From the VP: We're proud to be QTU - are you?

In January, clearly with not much else of importance happening in his electorate, Federal MP for Bowman Andrew Laming decided to take to Facebook to question the dedication of teachers and explore his curiosity about what teachers do on their holidays.

“Are teachers back at work this week or are they ‘lesson planning’ from home? Let me know exactly,” he asked.

His post prompted an outpouring of stories about dedicated teachers told by their friends, family members and the parents of their students. Many teachers told their own stories about preparing for school to return. Thousands of community members who reasonably questioned why a federal politician would choose the cusp of the new school year to cast doubt over the work ethic and dedication of teachers took to talkback radio and social media.

Of course, the response is that it is nobody’s business what teachers do on their leave. Some of us will choose to undertake planning and preparation during the school holiday break and that should certainly be recognised. However, taking time out to relax and refresh in readiness for the coming teaching term is also very important and is a completely valid choice. No one should be judged for making a determination as a professional about how to spend the time that we are not at school. I can’t recall any occasion when a politician attempted to start a public conversation about what any other professions do when they are on leave.

About a week later, Laming made another contribution, this time claiming that the teaching profession doesn’t need unions and that there is no place for teachers’ unions in schools.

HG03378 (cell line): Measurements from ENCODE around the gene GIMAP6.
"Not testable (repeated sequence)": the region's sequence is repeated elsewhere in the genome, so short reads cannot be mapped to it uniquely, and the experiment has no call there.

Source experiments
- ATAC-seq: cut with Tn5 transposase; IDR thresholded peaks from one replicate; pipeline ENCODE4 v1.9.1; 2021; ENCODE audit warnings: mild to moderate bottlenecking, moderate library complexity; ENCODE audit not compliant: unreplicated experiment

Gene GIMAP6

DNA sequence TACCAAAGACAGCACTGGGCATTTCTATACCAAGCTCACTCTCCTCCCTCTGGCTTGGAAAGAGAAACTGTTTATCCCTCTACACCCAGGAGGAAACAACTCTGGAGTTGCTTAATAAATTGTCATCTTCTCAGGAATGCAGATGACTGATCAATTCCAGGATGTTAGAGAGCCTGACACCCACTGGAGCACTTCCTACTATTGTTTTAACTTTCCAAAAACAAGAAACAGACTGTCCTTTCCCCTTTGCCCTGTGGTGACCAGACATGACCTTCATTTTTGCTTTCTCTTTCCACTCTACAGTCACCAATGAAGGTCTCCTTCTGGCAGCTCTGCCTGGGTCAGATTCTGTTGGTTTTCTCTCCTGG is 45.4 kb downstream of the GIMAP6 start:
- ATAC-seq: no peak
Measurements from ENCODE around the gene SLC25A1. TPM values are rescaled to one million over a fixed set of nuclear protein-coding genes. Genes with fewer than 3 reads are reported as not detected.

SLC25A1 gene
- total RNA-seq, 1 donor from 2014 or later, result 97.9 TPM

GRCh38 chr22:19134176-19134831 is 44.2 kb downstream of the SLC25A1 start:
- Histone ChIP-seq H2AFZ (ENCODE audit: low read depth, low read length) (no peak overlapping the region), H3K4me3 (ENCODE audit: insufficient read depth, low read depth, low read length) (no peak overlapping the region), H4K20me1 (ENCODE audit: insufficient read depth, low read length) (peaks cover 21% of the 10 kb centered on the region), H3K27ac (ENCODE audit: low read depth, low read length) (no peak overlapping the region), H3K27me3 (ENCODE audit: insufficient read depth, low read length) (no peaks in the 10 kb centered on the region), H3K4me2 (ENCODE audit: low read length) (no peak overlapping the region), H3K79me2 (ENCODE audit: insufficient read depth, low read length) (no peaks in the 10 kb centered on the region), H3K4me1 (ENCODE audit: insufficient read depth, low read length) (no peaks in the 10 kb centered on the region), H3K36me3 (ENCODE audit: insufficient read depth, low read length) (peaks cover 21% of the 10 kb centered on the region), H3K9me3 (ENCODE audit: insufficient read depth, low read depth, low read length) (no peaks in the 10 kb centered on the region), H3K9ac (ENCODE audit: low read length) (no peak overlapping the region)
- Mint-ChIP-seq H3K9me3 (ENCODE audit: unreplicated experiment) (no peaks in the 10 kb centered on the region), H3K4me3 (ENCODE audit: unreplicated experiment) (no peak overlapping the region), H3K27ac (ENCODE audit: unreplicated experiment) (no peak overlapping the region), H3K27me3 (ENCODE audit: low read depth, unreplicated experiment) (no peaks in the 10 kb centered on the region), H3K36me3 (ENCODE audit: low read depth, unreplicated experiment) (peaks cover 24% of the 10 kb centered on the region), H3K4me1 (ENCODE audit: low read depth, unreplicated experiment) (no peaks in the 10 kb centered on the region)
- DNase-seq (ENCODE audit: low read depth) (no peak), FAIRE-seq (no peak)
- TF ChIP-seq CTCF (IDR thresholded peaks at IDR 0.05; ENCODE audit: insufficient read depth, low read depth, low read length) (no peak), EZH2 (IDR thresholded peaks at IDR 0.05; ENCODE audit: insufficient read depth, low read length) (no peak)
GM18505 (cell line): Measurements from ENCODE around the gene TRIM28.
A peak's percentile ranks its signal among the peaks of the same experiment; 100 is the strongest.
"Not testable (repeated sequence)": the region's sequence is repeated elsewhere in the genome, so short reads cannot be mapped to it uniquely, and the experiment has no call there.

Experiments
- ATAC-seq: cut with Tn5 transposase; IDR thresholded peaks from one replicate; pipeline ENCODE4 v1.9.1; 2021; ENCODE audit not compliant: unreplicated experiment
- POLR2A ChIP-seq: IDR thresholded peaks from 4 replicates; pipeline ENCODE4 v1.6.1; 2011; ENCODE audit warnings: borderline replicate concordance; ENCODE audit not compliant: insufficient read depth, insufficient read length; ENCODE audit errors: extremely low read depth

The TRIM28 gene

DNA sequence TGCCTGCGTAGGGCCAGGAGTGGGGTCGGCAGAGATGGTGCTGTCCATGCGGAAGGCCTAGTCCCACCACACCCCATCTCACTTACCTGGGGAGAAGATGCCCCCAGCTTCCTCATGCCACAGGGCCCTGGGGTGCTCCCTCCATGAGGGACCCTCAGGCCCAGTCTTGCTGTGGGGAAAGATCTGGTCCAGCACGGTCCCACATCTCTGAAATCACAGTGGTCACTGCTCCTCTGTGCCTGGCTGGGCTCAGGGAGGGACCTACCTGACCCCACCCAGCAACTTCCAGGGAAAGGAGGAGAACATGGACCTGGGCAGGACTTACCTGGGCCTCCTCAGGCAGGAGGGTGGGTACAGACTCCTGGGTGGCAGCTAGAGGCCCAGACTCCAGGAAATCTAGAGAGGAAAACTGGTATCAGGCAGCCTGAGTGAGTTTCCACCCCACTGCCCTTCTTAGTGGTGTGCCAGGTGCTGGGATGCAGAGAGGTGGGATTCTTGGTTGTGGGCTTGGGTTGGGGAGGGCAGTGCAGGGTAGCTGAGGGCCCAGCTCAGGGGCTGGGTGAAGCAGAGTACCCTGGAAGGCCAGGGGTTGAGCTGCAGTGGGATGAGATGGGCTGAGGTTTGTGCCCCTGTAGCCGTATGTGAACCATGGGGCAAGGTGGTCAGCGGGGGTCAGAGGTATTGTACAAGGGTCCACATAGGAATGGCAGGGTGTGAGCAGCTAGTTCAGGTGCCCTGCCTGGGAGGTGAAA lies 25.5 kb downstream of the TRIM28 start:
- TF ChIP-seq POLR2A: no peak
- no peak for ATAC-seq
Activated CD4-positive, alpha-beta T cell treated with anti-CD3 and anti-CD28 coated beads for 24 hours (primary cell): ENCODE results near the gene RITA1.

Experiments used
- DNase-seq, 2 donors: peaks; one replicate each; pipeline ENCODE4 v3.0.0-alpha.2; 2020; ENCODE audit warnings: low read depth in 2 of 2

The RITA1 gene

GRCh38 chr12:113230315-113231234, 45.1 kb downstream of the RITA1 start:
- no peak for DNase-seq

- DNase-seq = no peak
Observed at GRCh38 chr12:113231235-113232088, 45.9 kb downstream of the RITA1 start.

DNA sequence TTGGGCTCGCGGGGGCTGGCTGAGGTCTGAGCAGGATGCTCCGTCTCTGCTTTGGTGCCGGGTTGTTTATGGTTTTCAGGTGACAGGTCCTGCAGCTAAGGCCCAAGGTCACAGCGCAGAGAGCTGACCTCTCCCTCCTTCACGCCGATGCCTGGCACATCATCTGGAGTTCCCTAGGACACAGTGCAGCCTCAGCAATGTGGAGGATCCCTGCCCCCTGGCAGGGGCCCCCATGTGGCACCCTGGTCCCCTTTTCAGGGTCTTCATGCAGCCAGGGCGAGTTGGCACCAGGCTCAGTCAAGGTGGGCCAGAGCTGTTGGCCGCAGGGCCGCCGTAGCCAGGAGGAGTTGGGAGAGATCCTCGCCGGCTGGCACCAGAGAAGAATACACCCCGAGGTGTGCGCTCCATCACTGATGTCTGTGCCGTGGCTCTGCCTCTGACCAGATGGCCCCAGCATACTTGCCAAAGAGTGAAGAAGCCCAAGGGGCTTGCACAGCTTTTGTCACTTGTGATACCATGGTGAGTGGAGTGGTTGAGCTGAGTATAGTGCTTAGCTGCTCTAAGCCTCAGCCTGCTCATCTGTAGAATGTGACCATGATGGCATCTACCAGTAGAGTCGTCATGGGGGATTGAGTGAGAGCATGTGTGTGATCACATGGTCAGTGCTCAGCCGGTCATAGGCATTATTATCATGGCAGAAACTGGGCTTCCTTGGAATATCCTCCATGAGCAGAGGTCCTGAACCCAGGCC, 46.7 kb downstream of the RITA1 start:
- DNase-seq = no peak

The 44,000 members of the QTU know that this is simply untrue. The Queensland Teachers’ Union plays an essential role in negotiating and enacting industrial agreements to ensure members’ pay and working conditions are maintained and enhanced and that consultation in the workplace is genuine and constructive. The QTU represents members’ professional interests through representation, advocacy, research and policy development. Members of the QTU go to work each day confident in the knowledge that they have access to a top notch legal assistance scheme.

But the Queensland Teachers’ Union is much more than the industrial, professional and legal representative of teachers. It’s a vast network of colleagues from all sectors and geographic locations. It’s the many hundreds of Workplace Representatives, Women’s Contacts, branch officials, Area Council and State Council Reps and the Officers, Organisers and staff of the Union. Our Union brings the profession together, regardless of years of experience or professional role. It’s a democratic organisation which involves thousands of members in its representative structures and decision-making processes.

Most importantly, the Union is a community that stands together in solidarity for the things that matter. “Proud to be QTU” isn’t just a slogan, a hashtag or a message on a T-shirt or badge, it’s a statement that says that we are part of something big, that we are proud to be teachers and school leaders and proud to be a part of our Union. Join the conversation on the QTU Facebook page or on twitter and share why you are #QTUProud.

Sam Pidgeon                                                                                                                     Vice-President

Queensland Teachers' Journal, Vol 122 No 1, 10 February 2017, p9